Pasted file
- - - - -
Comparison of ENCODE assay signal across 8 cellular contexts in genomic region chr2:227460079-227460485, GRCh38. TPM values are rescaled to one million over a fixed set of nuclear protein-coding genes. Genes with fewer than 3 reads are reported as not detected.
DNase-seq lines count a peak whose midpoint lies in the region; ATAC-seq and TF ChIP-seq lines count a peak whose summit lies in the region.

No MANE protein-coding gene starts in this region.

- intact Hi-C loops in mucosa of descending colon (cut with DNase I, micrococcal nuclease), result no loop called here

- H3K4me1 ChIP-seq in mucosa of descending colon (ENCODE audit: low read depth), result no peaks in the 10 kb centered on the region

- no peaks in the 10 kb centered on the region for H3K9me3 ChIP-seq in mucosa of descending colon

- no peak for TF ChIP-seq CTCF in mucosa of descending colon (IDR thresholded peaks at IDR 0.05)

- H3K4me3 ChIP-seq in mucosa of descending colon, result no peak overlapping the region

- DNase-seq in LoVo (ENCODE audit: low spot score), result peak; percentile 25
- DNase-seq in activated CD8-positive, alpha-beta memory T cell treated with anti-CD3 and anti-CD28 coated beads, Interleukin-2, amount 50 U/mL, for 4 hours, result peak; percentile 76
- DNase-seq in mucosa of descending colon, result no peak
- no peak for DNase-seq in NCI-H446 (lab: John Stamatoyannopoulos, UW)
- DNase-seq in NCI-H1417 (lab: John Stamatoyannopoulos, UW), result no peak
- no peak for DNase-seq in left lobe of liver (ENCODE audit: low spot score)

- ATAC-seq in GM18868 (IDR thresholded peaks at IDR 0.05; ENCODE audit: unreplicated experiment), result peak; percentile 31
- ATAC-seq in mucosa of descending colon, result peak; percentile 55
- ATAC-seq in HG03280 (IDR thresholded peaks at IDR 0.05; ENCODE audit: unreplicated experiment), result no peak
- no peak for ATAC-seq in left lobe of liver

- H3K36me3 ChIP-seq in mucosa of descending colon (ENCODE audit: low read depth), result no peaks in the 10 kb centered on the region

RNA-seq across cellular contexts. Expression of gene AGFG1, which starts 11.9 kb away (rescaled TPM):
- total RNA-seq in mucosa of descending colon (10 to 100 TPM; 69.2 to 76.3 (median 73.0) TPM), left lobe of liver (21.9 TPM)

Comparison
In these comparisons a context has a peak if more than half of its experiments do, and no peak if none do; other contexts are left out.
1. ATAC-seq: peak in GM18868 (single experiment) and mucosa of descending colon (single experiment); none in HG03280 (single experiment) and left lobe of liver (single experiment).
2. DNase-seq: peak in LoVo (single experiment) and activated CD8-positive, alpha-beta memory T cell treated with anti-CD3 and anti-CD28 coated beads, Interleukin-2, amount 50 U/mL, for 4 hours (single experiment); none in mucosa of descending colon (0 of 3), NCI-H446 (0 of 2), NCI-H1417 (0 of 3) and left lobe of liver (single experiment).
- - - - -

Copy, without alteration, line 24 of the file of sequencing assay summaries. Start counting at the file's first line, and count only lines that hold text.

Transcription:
1. ATAC-seq: peak in GM18868 (single experiment) and mucosa of descending colon (single experiment); none in HG03280 (single experiment) and left lobe of liver (single experiment).